Sports Outside the Beltway

Pittsburgh Pirates fire Manager Jim Tracy

He’s the first manager to get the axe since MLB’s regular season ended.

PITTSBURGH – Jim Tracy was fired as manager of the Pittsburgh Pirates on Friday after two seasons filled with long losing streaks and little discernible progress.

The team scheduled an afternoon news conference to announce the dismissal.

Tracy’s patience and back-patting weren’t enough to turn around the Pirates. He produced records of 67-95 in 2006 and 68-94 this season, the shortest run of any non-interim Pirates manager since Bill Virdon was fired late into his second season in 1973.

Tracy’s departure means the Pirates will have new front office and on-field leadership in 2008, headed by new team president Frank Coonelly, general manager Neal Huntington and a still-to-be-hired manager. Coonelly and Huntington took over last month, and spent the five days since the season ended weighing a decision on Tracy.

Tracy’s departure has appeared imminent since former general manager Dave Littlefield, who chose Tracy two years ago, was fired Sept. 7. Tracy was due to make $1 million in the final year of his contract.


This season, they dropped 14 of 16 after the All-Stark break and nine more in a row during a stretch of 13 losses in 15 games to end the season. That poor finish came as the Pirates were weighing whether to bring Tracy back for the final season of his contract.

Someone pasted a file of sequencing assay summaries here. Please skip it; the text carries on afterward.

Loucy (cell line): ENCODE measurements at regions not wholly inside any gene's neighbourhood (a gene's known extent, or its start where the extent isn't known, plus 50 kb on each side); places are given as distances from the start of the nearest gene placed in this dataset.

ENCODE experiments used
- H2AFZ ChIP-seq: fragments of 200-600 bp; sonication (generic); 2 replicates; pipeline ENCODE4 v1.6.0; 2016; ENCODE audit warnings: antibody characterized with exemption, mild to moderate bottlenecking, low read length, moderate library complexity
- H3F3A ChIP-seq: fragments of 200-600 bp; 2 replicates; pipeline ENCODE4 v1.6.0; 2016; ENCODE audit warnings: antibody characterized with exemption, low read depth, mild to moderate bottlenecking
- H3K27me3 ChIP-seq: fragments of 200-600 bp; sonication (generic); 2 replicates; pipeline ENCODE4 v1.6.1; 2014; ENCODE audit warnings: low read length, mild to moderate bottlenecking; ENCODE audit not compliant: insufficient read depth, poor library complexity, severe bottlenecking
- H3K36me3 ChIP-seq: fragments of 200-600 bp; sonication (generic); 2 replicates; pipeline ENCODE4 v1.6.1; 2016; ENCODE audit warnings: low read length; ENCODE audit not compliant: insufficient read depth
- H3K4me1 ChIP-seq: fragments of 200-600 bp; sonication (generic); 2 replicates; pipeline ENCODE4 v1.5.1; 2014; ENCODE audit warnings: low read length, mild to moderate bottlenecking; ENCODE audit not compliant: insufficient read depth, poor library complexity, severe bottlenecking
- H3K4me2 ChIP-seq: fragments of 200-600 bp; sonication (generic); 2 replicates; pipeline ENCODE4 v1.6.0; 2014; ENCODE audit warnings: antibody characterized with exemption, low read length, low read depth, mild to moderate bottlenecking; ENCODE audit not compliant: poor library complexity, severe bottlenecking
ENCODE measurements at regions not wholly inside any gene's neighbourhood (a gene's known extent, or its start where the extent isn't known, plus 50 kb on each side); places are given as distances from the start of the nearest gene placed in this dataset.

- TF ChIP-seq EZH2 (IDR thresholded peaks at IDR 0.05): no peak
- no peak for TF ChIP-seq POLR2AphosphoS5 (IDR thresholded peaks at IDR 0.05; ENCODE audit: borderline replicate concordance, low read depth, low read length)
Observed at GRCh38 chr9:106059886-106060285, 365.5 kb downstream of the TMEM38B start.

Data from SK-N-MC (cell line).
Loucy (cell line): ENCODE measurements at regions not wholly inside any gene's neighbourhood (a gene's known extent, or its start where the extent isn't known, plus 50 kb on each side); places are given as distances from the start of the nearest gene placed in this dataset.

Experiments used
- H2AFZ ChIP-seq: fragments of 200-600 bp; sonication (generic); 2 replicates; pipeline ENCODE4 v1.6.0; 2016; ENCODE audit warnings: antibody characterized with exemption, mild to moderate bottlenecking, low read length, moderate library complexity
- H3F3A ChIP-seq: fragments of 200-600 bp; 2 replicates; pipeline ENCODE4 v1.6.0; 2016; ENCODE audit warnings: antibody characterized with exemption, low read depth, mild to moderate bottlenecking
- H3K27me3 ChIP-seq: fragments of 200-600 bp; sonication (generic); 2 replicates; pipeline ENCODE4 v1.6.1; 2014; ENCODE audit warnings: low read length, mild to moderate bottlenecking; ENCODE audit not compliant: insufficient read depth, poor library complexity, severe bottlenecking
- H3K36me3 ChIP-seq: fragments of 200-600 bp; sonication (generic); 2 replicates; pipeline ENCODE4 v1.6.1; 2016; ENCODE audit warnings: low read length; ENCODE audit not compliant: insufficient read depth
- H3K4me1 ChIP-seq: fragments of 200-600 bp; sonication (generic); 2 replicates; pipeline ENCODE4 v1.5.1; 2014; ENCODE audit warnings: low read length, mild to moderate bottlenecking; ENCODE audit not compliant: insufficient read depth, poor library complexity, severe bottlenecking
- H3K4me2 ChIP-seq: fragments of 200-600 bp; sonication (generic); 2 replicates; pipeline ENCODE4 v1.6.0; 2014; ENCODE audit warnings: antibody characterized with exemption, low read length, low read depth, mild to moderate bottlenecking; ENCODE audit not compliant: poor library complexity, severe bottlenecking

Tracy, a 51-year-old former outfielder for the Cubs, becomes the fourth manager to be fired or to leave the Pirates during their ongoing 15-year run of losing seasons, one short of the 1933-48 Phillies’ major league record.

Gene Lamont, Lloyd McClendon and Tracy were let go and Jim Leyland was allowed out of his contract following the 1996 season to manage the Marlins.

Tracy’s hiring by Littlefield in October 2005 generated minimal enthusiasm among Pirates fans after he and the Dodgers mutually parted ways following a 71-91 season in Los Angeles. Many fans were excited about the possible return of Leyland, who still lived in Pittsburgh and wanted to manage again following a six-year layoff.

The present state of the Pirates is harldly encouraging with little sign of team improving anytime soon. Only a masochist would be interested in replacing Tracy. No I am not volunteering, for I’d have to change the name of my blog.(and other reasons)

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